Sharing science in virtual world

The Baltimore Sun

RALEIGH, N.C.-- --Offline, Bora Zivkovic is an unemployed biologist struggling with his dissertation in Chapel Hill, N.C.

Online, he is a respected authority on sleep, a published author and, at least in some circles, an international celebrity.

Zivkovic is the voice behind A Blog Around the Clock (, a Web site about his research on circadian rhythms, as well as his views on politics and religion and other random topics, that draws thousands of readers every week.

Last month, Zivkovic tried to wake other scientists to the possibilities of blogging.

More than 150 scientists, teachers, bloggers and journalists came to the University of North Carolina, Chapel Hill to talk about the technology that some think has the potential to reshape the world of science and bring it to the masses. Zivkovic and Durham, N.C., blogger Anton Zuiker (mistersugar .com) organized the N.C. Science Blogging Convention.

"People hear the word 'blog,' and they think 'what I had for breakfast' or 'adolescent angst with bad grammar on MySpace,'" Zivkovic told the crowd.

Participants spent the rest of the day imagining something very different: a virtual world where scientists collaborate and the public is engaged in recent discoveries.

The movement many imagine goes far beyond explaining basic concepts of science. They hope to create excitement about scientific discovery that will generate support for new research -- or at least help people interested in science feel less isolated at cocktail parties.

Hunt Willard, director of Duke University's Institute for Genome Sciences and Policy, said that exciting people about science isn't as far-fetched as it sounds. It depends on how the message is presented.

Scientists can talk about extracting and sequencing part of the DNA of a Neanderthal. But more people might be interested if they talked about the implications: When the entire Neanderthal genome is mapped, it could be possible to clone one, Willard said.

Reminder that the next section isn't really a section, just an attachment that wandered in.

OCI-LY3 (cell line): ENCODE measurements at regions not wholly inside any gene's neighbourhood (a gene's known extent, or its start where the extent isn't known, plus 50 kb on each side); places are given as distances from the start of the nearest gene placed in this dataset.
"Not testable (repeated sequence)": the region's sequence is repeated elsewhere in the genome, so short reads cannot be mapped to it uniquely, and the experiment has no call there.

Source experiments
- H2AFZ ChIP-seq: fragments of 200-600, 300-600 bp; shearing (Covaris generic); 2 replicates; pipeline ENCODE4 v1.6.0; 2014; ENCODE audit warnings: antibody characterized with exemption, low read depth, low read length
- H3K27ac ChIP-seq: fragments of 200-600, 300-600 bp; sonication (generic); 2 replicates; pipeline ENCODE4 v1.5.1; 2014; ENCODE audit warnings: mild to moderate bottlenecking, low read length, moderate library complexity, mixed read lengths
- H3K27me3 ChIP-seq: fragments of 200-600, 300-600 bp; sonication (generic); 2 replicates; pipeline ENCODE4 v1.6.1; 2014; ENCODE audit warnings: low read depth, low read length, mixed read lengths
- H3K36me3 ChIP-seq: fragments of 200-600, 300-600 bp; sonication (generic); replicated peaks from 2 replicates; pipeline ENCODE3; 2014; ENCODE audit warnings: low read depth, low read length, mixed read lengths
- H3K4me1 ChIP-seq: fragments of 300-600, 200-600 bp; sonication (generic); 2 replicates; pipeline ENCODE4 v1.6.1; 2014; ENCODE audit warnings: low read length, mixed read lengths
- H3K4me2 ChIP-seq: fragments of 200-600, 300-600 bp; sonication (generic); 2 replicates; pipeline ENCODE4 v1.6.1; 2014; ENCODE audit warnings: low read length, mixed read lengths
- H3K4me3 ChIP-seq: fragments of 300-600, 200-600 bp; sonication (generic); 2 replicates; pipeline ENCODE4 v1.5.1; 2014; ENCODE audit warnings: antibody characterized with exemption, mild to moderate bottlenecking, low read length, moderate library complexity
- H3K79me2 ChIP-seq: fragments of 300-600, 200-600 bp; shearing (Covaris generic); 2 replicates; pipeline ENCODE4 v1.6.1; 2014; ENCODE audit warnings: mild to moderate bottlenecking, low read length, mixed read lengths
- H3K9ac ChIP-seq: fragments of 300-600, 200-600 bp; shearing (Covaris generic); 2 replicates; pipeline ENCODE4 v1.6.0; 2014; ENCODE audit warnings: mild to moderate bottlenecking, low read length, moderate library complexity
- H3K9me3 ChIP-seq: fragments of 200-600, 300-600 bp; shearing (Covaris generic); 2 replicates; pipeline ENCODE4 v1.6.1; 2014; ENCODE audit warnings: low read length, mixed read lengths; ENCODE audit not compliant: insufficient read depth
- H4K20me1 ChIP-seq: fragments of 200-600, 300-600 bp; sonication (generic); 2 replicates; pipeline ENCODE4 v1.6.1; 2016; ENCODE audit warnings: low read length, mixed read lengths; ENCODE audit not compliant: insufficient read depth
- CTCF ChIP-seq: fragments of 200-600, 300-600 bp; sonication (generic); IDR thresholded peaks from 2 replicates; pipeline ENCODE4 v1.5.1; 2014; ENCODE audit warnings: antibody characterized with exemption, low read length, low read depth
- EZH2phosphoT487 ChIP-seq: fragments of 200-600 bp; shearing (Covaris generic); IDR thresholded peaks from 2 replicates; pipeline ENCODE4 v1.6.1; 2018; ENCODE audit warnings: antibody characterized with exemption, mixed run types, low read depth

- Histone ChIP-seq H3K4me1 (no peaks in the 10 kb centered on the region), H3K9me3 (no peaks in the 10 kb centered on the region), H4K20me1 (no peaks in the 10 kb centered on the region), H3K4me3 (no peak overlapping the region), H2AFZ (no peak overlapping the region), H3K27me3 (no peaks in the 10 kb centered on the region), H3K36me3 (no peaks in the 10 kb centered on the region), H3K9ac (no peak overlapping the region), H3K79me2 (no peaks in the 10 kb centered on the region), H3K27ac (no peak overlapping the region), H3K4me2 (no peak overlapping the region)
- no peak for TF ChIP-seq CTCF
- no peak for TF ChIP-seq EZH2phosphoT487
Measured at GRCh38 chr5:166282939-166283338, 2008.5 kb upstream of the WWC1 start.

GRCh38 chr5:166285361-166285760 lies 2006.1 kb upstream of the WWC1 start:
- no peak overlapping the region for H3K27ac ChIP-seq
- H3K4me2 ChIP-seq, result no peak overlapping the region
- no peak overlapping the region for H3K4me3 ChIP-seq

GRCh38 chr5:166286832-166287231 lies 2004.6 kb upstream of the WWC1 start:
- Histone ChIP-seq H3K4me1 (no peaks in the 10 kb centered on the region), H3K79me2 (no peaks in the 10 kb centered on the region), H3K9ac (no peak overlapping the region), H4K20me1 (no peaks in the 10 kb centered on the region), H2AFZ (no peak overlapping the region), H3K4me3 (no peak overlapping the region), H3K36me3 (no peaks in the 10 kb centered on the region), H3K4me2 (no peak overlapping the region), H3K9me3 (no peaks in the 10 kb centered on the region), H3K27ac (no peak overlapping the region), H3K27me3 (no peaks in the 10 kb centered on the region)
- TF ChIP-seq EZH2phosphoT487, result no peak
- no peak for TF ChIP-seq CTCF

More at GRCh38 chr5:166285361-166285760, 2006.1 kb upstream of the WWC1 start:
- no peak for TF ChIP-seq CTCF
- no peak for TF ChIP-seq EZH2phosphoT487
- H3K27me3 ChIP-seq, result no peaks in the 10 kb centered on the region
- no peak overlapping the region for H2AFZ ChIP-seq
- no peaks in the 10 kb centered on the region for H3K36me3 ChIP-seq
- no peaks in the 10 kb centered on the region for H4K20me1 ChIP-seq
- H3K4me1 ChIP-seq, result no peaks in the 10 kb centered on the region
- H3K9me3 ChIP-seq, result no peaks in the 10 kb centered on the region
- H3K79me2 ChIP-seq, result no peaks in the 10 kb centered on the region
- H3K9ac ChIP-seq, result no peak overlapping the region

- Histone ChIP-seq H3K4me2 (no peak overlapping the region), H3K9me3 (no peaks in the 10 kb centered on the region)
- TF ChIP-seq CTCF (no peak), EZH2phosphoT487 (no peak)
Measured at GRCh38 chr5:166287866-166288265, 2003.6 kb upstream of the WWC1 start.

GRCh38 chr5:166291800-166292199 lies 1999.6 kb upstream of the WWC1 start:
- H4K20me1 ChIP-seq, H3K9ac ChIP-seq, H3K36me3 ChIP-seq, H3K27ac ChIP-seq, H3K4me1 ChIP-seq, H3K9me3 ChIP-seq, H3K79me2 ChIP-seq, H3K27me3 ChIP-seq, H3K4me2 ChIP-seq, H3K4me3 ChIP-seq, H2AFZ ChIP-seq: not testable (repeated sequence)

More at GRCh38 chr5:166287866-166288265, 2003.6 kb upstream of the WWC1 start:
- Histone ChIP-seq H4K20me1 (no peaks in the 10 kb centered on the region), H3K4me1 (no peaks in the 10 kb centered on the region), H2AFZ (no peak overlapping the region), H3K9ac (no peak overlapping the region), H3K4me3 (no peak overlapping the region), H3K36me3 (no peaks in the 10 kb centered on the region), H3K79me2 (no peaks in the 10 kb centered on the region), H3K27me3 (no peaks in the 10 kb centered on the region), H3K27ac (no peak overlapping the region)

"Can you believe no one's going to want to re-create a Neanderthal?" he told the crowd. "Were they really idiots, or were they like the Geico commercials?"

Speakers said blogs have the power to publish scientific results that don't make it into the major journals but are worthy of better than the scrap bin. Even failed experiments should be recorded, some said, so other researchers don't have to repeat mistakes.

Zivkovic has made a full-time job of posting to his Web site several times a day. He publishes the results of studies, along with treatises on such subjects as adolescent sleep and the biological clock. In the past month, he put together a book that compiles the best posts from 50 science blogs, which he sells through his Web site. He describes the work as a personal addiction.

But he also sees larger implications.

He envisions a world in which the hierarchy of science disappears and researchers are recognized for the quality of their work rather than their titles. He also imagines scientists in Third World countries gaining access to information, and a community of supporters, that could propel them to success.

Blogging, he said, could allow important scientific discovery to happen everywhere, rather than solely in the well-funded labs of the richest countries.

Many in the room did not need to be convinced of blogging's power. They were bloggers who write on a variety of topics: evolutionary theory, wetland plants, space exploration, ivory-billed woodpeckers.

Eva Amsen traveled from Ontario, Canada, to attend the meeting. She said her blog, eastern, started as a diversion from constant lab work, a way to write about how science intersects with art and everyday life. "It has nothing to do with my work, so that made me scared that it would seem silly," Amsen said.

But it has gradually evolved into a tool for shaping her future. Now she dreams of being a science writer and hopes her blog will get her there.

If nothing else, blogging makes scientists happier, said Janet Stemwedel, a chemist and philosophy professor from California. Scientists often feel isolated by the esoteric nature of their work, and the Internet has given them a community -- one that is open to the lowly lab assistant as well as the tenured professor.

Stemwedel writes on her blog, Adventures in Ethics and Science ( science), about subjects as varied as animal testing, protecting intellectual property and cooking for her children. She says blogs have brought her a new group of friends. The friendships may be virtual, she said, but they feel very real.

"These are people that you would really spill some blood for if you needed to," Stemwedel said.

Copyright © 2021, The Baltimore Sun, a Baltimore Sun Media Group publication | Place an Ad